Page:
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3 posted on 12/12/2012 9:23:58 PM PST by Salvation ("With God all things are possible." Matthew 19:26)
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To: All

From: Isaiah 41:13-20

God’s special love for his people (continued)

[13] For I, the Lord your God,
hold your right hand;
it is I who say to you, “Fear not,
I will help you.”

[14] Fear not, you worm Jacob,
you men of Israel!
I will help you, says the Lord;
your Redeemer is the Holy One of Israel.
[15] Behold, I will make of you a threshing sledge,
new, sharp, and having teeth;
you shall thresh the mountains and crush them,
and you shall make the hills like chaff;
[16] You shall winnow them and the wind shall carry them away,
and the tempest shall scatter them.
And you shall rejoice in the Lord;
in the Holy One of Israel you shall glory.

[17] When the poor and needy seek water,
and there is none,
and their tongue is parched with thirst,
I the Lord will answer them,
I the God of Israel will not forsake them.
[18] I will open rivers on the bare heights,
and fountains in the midst of the valleys;
I will make the wilderness a pool of water,
and the dry land springs of water.
[19] I will put in the wilderness the cedar,
the acacia, the myrtle, and the olive;
I will set in the desert the cypress,
the plane and the pine together;
[20] that men may see and know,
may consider and understand together,
that the hand of the Lord has done this,
the Holy One of Israel has created it.


41:8-20. The reason why God raises up this new deliverer, Cyrus, is his tender
love for his people, who are still suffering the humiliation of exile. This first oracle
of the “Book of Consolation” uses expressions that reveal unsuspected tender-
ness on the Lord’s part: “my servant” is a technical expression describing some-
one chosen for an important mission, as we shall see later in the songs of the
Servant. Here is applies to the entire people, Israel, and not to an individual. The
words “fear not” (vv. 10, 13, 14) call them to trust in the Lord even though the si-
tuation seems hopeless; the same words occur elsewhere in the Bible, addres-
sed to people picked for a dangerous mission – for example, Jacob (Gen 46:3)
or Joshua (Josh 1:9; 8:1; etc.) in the Old Testament, and the Blessed Virgin Ma-
ry, the Mother of Jesus (Lk 1:30) in the New. Other significant titles used here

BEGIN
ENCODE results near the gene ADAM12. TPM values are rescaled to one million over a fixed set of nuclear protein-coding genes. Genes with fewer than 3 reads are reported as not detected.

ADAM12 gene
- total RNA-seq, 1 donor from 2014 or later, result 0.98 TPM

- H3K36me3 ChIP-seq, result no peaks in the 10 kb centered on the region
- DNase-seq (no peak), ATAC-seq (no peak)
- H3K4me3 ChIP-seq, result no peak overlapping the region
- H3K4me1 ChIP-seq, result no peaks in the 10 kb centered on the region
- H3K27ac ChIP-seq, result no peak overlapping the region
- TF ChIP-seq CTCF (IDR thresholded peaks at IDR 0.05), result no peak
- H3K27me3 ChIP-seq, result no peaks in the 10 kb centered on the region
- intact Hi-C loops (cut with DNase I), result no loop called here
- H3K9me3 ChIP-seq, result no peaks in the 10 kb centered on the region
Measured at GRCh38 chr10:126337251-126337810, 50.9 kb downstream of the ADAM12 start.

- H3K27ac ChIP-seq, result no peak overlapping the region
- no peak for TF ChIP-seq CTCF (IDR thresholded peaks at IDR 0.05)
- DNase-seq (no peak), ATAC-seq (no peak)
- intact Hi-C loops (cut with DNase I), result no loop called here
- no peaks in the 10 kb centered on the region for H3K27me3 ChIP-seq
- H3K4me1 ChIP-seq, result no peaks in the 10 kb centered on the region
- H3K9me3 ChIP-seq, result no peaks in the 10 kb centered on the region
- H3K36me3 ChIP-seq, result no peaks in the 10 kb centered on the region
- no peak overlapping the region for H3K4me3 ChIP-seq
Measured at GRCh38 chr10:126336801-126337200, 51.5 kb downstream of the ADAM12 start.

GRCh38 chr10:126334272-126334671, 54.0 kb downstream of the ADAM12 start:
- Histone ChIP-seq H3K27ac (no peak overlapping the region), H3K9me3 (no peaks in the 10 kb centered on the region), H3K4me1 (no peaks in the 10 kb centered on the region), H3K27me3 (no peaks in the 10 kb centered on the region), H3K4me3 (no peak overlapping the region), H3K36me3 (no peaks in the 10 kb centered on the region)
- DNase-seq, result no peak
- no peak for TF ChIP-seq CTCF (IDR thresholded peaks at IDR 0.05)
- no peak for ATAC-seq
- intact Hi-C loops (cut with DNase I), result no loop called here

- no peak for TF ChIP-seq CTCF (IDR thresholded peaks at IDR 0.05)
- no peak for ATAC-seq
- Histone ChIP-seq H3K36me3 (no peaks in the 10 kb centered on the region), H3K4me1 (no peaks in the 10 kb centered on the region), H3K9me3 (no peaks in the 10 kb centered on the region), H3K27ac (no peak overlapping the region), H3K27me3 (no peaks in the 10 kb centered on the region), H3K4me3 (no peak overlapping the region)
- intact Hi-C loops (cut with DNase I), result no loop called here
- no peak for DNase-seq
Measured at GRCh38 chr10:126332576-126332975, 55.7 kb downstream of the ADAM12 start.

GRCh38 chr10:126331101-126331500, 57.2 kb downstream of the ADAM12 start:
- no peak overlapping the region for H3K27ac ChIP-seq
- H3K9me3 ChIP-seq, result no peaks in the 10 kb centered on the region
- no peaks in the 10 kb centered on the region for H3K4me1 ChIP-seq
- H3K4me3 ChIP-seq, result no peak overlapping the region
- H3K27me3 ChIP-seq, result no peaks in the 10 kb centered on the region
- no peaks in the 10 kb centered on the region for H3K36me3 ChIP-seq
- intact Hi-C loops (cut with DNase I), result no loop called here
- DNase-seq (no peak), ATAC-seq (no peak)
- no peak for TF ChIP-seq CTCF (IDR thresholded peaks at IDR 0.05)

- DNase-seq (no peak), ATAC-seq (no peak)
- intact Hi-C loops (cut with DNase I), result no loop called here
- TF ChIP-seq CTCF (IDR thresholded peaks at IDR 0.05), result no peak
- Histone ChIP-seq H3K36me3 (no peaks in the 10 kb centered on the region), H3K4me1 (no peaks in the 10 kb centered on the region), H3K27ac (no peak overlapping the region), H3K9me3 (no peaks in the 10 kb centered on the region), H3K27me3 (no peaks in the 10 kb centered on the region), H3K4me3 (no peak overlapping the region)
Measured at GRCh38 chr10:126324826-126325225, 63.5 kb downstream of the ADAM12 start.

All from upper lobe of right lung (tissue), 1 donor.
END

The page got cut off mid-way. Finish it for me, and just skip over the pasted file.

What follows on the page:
are “offspring of Abraham, my friend” (v. 8), reminding them of their noble origin,
and “you worm Jacob”, a reference to the sorry state in which the exiles find

Even more significant than the names used to describe Israel are the actions
that God takes and the titles given him. These actions are always positive: “to
take from the ends of the earth”, “to call” (v. 9), “to strengthen”, “to help”, “to up-
hold” (v. 10). The titles are titles of affection: “your God” (vv. 10, 13), “your Lord”
and, above all, “your Redeemer” (v. 14), an expression that appears no less than
fourteen times in this part of the book. A redeemer (”goel” in Hebrew) was a per-
son’s next-of-kin, whose duty it was to ensure that family rights were not abused
— whether in respect of property, good name or even life itself (cf. the note on Job

God’s special love for Israel, his people, so beautifully expressed by the prophet,
should also be the basis of the hope felt by members of the new people of God:
“Our Lord keeps close watch over the footsteps and progress of his children; that
is, those who have love in their souls walk in his sight, and he stretches out his
hand to steady them in times of difficulty. For that is what Isaiah says: ‘I am your
God, who takes you by the hand and tells you: Do not be afraid, I will help you.’
As well as taking heart from this conviction, we should also have a deep trust in
God and in his help: if we do not spurn the grace he gives us, he will complete
the good work of salvation that he has begun (St Francis de Sales, “Treatise on
the Love of God”, 3, 4).

The last section gives a graphic description of the restoration of Israel, using the
simile of a wilderness that is turned into fertile, leafy terrain (cf. 44:3; 51:3).

Source: “The Navarre Bible: Text and Commentaries”. Biblical text from the
Revised Standard Version and New Vulgate. Commentaries by members of
the Faculty of Theology, University of Navarre, Spain.

Published by Four Courts Press, Kill Lane, Blackrock, Co. Dublin, Ireland, and
by Scepter Publishers in the United States.

4 posted on 12/12/2012 9:24:55 PM PST by Salvation ("With God all things are possible." Matthew 19:26)
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